It's not just Donald Trump who's yelling "You're fired!"
Consumer Reports, in its May issue, says a third of its subscribers fired their supermarket in the past year. In an article titled "Best & Worst Supermarkets," some 24,200 readers get a chance to vent about 42,700 shopping experiences. More than half say they have at least one complaint about their current store, and almost a third have two or more.
The biggest complaints, says project editor Tod Marks, include markets setting their prices too high (cited by 43 percent of shoppers as their reason for firing a store), not having enough checkouts open (cited by 27 percent), having rude employees (17 percent), or not having advertised specials in stock.
Inept bagging, scanner overcharges and missing price tags round out the gripes.
Happily for shoppers, there are plenty of stores to choose from. The magazine rates 52 leading chains four ways: by service (which combines customer satisfaction with employee courtesy and checkout speed), perishables (quality of meat and produce), price and cleanliness.
Wegmans gets the best overall rating, 88; Pathmark the worst, 68.
Marks says this is the third time the magazine has rated supermarkets. Earlier rankings appeared in 2005 and 2008. Although he says found some surprises this time around, the ranking themselves have remained fairly constant.
"It's a mature industry," he explains. "These companies have had lots of time work out the kinks." The chains that make it to the top, he says, tend to stay there.
No chains, finds the report, tried their customers' patience more than Walmart Supercenter, Pathmark (Northeast) and Pick 'n Save (Wisconsin). At all three, 75 percent of shoppers had one or more complaints. Walmart, the nation's largest grocer, earned the next-to-worst overall rating (69), one notch above Pathmark. Customers gave Walmart lowest possible marks for its service, and next-lowest for its perishables.
The four best supermarkets (Wegmans, Trader Joe's, Publix and Fareway Stores), all scored high in service and in cleanliness. Shoppers' only quibble with Wegmans was price. Whole Foods and Jewel-Osco, however, got the worst price ratings of any markets in the survey.
The supermarket industry, says Marks, has responded to the "sour economy" by offering more promotions and deeper discounts. Ten percent of stores say they have added perks to their loyalty programs. At Price Chopper, a chain in the Northeast, members of the market's AdvantEdge Card program get a discount on fuel (10 cents a gallon) for every $50 they spend.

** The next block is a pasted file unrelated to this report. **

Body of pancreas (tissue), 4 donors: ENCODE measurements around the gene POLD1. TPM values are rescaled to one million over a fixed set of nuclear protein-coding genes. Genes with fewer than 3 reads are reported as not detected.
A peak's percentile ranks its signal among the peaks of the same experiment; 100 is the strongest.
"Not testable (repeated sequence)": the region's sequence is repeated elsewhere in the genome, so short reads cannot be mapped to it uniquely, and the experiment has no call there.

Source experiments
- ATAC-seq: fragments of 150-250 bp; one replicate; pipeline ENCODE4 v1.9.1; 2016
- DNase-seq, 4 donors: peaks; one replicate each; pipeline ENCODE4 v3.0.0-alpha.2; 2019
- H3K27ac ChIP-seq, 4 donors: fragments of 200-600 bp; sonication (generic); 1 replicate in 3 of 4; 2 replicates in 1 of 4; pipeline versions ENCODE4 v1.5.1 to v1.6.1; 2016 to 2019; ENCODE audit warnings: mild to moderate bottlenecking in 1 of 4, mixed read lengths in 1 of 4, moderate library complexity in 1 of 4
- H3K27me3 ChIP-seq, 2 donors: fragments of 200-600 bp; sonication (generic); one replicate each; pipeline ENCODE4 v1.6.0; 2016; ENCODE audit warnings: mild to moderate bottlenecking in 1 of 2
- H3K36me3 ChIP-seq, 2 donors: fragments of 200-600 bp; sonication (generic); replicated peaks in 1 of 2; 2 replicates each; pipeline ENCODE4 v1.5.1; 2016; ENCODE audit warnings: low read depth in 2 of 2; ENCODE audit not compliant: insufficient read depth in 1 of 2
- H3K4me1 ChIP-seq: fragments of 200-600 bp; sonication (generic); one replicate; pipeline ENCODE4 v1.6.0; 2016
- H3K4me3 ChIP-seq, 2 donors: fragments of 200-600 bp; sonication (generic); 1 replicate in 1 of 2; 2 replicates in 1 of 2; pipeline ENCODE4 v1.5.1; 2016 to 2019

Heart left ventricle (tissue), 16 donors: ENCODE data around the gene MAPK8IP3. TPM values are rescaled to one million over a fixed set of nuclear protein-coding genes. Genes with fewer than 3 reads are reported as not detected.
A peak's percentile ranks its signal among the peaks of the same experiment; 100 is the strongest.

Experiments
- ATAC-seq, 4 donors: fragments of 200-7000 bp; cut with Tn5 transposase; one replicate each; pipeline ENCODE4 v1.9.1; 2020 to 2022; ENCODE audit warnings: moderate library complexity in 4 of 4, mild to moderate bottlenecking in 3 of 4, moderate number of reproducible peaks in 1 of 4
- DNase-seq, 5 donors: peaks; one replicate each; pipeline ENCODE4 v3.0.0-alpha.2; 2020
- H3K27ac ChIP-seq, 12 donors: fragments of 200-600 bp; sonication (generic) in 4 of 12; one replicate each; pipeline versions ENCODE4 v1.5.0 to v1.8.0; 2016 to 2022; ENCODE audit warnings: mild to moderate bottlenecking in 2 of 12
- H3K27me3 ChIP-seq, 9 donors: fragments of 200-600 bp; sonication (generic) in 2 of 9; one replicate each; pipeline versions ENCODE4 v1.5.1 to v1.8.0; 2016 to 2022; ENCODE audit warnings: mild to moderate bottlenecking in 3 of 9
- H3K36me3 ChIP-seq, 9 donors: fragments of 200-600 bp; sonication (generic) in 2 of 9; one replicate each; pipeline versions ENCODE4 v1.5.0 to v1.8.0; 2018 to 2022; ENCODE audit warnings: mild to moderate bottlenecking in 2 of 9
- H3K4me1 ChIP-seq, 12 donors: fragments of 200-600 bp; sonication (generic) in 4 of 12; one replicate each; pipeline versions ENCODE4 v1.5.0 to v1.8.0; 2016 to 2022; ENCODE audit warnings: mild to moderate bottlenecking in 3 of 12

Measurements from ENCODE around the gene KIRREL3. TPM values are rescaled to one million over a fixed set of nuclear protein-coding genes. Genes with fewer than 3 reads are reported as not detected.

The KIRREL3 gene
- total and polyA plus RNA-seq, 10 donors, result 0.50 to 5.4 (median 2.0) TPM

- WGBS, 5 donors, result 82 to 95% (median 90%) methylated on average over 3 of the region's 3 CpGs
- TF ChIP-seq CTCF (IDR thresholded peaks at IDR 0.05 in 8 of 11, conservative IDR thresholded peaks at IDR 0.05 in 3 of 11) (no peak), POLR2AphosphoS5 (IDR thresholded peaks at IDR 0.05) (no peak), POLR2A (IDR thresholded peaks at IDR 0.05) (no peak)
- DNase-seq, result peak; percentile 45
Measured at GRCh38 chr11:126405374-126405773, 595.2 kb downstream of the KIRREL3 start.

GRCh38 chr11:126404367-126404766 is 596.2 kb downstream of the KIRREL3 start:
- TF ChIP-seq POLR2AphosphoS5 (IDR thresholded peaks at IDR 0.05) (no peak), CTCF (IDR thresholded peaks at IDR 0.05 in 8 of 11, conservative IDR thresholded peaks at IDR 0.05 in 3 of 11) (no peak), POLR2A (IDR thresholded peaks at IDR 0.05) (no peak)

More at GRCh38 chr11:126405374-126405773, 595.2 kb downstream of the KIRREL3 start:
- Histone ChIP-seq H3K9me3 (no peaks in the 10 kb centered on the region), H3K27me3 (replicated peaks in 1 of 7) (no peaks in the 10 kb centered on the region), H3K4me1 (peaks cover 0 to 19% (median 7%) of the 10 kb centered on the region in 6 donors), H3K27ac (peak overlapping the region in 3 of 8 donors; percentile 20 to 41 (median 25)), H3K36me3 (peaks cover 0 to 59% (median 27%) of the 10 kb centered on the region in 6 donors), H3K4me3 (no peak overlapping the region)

"More and more retailers are reserving their best deals for their most loyal customers," Marks says. "You can use your card the way a frequent flyer would, to build up points. You can even get cash-back at some stores. It's a very strong way for the consumer to save."
Of loyalty club members surveyed, 86 percent said they were satisfied with the discounts they received.
The other big way shoppers are saving money, says Marks, is by buying store brands.
Of respondents who said they bought store brands, 98 percent said those brands were the same quality or better than nationally advertised brands.
"We've seen stores put a huge amount of effort into private labels," he says. "It's not just canned beans and peaches anymore. You see private label specialty items -- balsamic vinegar, say, or whole-bean organic coffee. When we test, we often find that the store brand is as good as the leading national brand."
He clarifies that "as good" doesn't mean identical. "It's not necessarily a carbon copy," he says.
When Consumer Reports tested Heinz Catsup against the private label brand sold by Market Pantry, for example, it found differences.
"But both were of the same quality," Marks says. "Both fresh-tasting and well balanced."
He says that in his own shopping, he can cut his total bill by close to 60 percent, just by choosing store brands.
The article includes some surprising tips on how shoppers can avoid "traps and tricks" set for them by wily merchants.
For example, try shopping clockwise. Stores want you to shop counter-clockwise, so all position their main entrance on the right. Enter stage-left, though, says Consumer Reports, and research shows you'll spend on average $2 less every time you shop. One reason why: Enter on the right, and you'll hit the produce department first. There's a reason for that, says Herb Sorensen, a consultant quoted in the article. If you buy your broccoli first, then later on you feel justified picking up a cake or ice cream (or what the heck, why not both!) as a compensatory reward.